Furthermore, it would be naive to expect GOAT to be determined by the maximum number of Grand Slam wins. In fact, other criteria should also be taken into account, such as the player’s skill, style, and temperament.

If so, Federer could be considered to have won the race even though his competitor was still playing professionally.

Epoch Times photo
An Australian Open branded tennis ball is on the court before the 2015 Australian Open at Melbourne Park, Melbourne, Australia, January 11, 2015. (Graham Denholm/Getty Images)

Moreover, it is difficult to assess the impact of Djokovic’s dismissal from Australia last year on his determination to succeed in the Open this year. But the incident may give Djokovic a chance to win his 10th Australian Open title.

Of course, it is highly unlikely that he will be heckled by those who believe the Australian government has prematurely reinstated his visa to return to Australia.

This is because normally people who are deported from Australia, even if they leave voluntarily, are not allowed to re-enter for three years and must reimburse the Australian Government for the costs associated with their deportation.

Opponents of Djokovic may characterize his re-enlistment as involving an unfair use of administrative discretion. or, if there is one, it is known.

But any true tennis enthusiast would welcome Djokovic’s participation in the Australian Open and his quest to become a GOAT.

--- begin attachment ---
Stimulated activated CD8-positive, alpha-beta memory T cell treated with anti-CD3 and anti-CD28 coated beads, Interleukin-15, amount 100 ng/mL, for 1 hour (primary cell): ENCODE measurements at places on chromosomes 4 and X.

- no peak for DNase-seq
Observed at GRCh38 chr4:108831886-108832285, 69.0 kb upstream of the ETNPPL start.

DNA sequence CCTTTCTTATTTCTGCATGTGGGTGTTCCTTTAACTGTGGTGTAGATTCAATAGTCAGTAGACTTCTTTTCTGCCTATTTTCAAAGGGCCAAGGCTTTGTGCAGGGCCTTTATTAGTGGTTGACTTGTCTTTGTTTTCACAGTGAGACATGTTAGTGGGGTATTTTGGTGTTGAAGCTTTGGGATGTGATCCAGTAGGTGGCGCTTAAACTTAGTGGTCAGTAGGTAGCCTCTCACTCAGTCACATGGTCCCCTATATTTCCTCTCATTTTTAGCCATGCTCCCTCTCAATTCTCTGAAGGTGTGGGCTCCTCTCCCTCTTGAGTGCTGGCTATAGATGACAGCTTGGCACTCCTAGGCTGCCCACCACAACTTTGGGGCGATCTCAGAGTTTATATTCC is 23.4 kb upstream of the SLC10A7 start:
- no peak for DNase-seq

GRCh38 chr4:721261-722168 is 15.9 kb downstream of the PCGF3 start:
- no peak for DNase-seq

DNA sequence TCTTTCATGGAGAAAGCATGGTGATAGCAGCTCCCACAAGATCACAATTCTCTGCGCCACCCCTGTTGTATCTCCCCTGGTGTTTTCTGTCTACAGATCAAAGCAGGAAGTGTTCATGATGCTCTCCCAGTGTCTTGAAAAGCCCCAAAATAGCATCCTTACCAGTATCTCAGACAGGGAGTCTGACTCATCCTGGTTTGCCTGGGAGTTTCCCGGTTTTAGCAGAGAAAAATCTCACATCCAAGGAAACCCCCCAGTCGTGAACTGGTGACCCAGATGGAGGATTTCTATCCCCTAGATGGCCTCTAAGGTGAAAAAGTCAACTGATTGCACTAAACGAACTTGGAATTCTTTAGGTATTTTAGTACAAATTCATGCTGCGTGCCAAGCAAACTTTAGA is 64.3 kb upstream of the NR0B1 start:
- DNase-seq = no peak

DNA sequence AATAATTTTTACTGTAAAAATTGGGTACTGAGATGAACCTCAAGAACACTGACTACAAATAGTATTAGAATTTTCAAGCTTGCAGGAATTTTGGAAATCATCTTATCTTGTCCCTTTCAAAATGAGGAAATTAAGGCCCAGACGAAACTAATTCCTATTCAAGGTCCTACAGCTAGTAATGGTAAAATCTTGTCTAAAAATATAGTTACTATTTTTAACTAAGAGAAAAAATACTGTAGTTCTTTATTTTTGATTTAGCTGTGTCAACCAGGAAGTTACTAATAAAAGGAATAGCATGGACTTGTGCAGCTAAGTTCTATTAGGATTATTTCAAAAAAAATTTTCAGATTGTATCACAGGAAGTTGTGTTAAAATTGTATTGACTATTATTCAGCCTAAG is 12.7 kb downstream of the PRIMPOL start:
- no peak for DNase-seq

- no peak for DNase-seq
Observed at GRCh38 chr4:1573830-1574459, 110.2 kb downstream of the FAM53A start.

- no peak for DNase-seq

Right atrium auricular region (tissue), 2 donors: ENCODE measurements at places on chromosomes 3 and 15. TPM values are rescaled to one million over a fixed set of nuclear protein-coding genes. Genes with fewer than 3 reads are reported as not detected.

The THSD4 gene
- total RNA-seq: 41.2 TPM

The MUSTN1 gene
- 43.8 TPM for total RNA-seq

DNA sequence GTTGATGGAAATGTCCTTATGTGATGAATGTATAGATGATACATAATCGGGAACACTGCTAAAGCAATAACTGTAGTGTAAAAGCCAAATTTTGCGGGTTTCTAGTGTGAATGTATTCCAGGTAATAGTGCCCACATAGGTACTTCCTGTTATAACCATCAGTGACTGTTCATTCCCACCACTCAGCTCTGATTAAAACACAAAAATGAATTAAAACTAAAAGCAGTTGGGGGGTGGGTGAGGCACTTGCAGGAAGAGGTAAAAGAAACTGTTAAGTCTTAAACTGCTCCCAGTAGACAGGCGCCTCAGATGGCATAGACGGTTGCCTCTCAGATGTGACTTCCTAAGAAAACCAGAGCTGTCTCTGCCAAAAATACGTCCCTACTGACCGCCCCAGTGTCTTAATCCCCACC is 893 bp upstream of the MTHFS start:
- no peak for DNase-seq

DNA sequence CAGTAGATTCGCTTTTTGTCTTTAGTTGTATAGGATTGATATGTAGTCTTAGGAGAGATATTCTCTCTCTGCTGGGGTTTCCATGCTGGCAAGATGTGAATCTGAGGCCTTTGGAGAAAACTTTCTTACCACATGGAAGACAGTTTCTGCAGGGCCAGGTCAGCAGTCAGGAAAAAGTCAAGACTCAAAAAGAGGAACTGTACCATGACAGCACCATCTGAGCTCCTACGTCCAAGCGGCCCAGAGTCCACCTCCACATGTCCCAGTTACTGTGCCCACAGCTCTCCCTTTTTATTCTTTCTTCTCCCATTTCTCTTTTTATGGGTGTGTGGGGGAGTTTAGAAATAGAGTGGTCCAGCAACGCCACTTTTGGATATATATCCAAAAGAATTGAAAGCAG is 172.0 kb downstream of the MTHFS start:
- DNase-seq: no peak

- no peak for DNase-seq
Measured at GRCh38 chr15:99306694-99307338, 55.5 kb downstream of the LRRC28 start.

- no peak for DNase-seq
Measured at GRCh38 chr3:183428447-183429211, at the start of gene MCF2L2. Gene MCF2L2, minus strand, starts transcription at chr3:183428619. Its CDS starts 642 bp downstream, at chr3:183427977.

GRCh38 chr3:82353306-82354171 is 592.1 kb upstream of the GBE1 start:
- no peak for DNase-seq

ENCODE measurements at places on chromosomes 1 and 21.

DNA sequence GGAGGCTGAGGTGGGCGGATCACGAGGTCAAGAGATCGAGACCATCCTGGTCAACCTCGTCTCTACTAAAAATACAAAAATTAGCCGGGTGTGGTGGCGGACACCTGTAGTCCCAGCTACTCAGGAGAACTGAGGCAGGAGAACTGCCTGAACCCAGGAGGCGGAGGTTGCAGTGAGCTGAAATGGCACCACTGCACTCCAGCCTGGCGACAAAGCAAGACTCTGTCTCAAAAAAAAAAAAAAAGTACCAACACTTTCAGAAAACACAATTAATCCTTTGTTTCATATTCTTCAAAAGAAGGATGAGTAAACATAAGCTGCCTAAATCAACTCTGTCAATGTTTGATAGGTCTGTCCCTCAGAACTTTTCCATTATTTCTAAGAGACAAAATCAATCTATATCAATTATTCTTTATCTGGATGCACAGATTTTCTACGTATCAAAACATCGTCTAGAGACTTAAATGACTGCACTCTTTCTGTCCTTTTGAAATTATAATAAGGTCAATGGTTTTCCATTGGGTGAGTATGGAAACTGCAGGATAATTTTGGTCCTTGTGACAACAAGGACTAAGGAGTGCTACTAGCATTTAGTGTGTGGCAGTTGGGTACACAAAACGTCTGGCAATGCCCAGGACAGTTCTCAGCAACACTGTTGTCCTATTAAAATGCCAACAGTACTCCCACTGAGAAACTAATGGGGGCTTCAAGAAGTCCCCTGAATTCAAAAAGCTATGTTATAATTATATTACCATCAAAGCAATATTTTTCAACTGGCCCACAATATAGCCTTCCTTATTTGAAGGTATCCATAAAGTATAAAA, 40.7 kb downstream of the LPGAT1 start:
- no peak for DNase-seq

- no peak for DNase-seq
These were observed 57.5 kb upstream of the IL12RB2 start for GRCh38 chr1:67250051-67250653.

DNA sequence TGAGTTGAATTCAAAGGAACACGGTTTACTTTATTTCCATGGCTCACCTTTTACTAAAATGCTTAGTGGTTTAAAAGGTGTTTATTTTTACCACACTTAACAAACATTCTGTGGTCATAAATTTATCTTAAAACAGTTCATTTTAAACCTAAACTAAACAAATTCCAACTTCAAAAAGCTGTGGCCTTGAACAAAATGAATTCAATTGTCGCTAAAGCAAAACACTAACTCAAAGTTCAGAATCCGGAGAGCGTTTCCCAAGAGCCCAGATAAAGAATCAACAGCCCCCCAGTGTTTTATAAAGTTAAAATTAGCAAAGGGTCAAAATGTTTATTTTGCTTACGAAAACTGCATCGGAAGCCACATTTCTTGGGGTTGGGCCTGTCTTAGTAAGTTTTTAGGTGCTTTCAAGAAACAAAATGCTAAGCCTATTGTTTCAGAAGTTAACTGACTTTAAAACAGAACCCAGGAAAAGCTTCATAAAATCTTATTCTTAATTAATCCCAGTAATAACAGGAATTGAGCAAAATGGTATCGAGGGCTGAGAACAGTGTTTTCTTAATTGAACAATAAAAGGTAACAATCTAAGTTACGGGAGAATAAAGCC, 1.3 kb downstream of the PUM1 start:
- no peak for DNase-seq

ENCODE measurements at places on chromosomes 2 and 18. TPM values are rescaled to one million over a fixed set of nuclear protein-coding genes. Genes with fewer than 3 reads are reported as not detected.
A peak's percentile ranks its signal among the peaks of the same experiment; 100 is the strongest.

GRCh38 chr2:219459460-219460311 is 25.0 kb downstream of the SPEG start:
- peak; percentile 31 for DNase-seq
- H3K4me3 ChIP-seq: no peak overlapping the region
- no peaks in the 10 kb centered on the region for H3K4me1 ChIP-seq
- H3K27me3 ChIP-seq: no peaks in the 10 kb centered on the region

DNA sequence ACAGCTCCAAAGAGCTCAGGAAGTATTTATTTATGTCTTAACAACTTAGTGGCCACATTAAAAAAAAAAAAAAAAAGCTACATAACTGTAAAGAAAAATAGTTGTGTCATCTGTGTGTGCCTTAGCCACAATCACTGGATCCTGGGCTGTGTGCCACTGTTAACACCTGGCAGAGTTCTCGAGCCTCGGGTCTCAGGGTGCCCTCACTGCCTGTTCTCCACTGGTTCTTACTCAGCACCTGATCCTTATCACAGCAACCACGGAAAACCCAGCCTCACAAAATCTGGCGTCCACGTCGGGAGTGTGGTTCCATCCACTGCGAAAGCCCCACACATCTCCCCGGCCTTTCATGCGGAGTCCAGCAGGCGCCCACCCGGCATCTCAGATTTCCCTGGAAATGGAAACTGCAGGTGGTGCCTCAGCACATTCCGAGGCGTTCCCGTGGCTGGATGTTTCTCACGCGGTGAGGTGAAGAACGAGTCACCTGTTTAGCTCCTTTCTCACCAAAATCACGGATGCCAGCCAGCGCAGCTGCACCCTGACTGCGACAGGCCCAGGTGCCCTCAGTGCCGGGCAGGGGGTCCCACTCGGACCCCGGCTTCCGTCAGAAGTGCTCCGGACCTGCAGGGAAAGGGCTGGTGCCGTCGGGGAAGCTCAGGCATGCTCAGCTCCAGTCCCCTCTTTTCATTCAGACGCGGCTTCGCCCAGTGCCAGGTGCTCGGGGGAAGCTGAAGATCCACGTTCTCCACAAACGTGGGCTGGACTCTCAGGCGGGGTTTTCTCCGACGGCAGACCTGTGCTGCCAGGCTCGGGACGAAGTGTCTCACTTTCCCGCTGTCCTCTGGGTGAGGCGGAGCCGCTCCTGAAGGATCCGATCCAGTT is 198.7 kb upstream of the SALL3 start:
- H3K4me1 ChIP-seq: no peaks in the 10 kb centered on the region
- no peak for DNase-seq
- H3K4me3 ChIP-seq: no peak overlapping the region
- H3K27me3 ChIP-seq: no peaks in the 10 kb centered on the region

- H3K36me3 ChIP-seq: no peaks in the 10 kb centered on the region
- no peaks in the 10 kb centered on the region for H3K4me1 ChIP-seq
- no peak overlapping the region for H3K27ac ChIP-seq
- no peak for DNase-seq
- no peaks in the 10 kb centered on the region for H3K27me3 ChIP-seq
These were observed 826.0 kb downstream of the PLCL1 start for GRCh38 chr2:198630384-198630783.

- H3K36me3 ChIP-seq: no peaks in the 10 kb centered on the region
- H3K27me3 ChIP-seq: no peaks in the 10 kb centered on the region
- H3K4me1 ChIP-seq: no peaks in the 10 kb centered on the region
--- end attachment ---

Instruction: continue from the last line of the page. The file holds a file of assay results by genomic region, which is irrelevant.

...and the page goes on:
Epoch Times photo
Novak Djokovic of Serbia celebrates after winning his final match against Sebastian Korda of the United States at the Adelaide International on January 8, 2023 in Adelaide, Australia. (Lauren Elliott/Reuters)

Waste of time?

Even if Djokovic manages to reclaim the crown, the contest won’t be decided at the Australian Open as he is tied with Nadal, each with 22 Grand Slam victories. is not.

The first Grand Slam since the Australian Open was Roland Garros, which Nadal has won 14 times. Nadal is the king of clay. As such, it may take longer to find the final winner of the GOAT contest.

But from an objective point of view, Djokovic’s comeback at the Australian Open is great news for the sport. Many tennis enthusiasts believe that the British Open without a Serbian champion degrades the competition.

Nevertheless, GOAT critics may ask why it is important to pursue this flawed contest. After all, sports are entertainment. Admiring the formidable skill and fortitude of a tennis player is far more satisfying and thrilling than chasing meaningless titles.

So the GOAT question certainly raises a valuable point when rhetorically asking if we are wasting our time. It’s a trip into the future that’s even distracting in a sense.

Views expressed in this article are those of the author and do not necessarily reflect those of The Epoch Times.

Gabriel Moens

Gabriël A. Moens AM is Emeritus Professor of Law at the University of Queensland and has served as Vice-Chancellor and Dean of Murdoch University. In 2003, Moens was awarded the Australian Centennial Medal by the Prime Minister for his contributions to education. He has taught extensively in Australia, Asia, Europe and America. Moens recently published two novels, A Twisted Choice (2020) and The Coincidence (2021).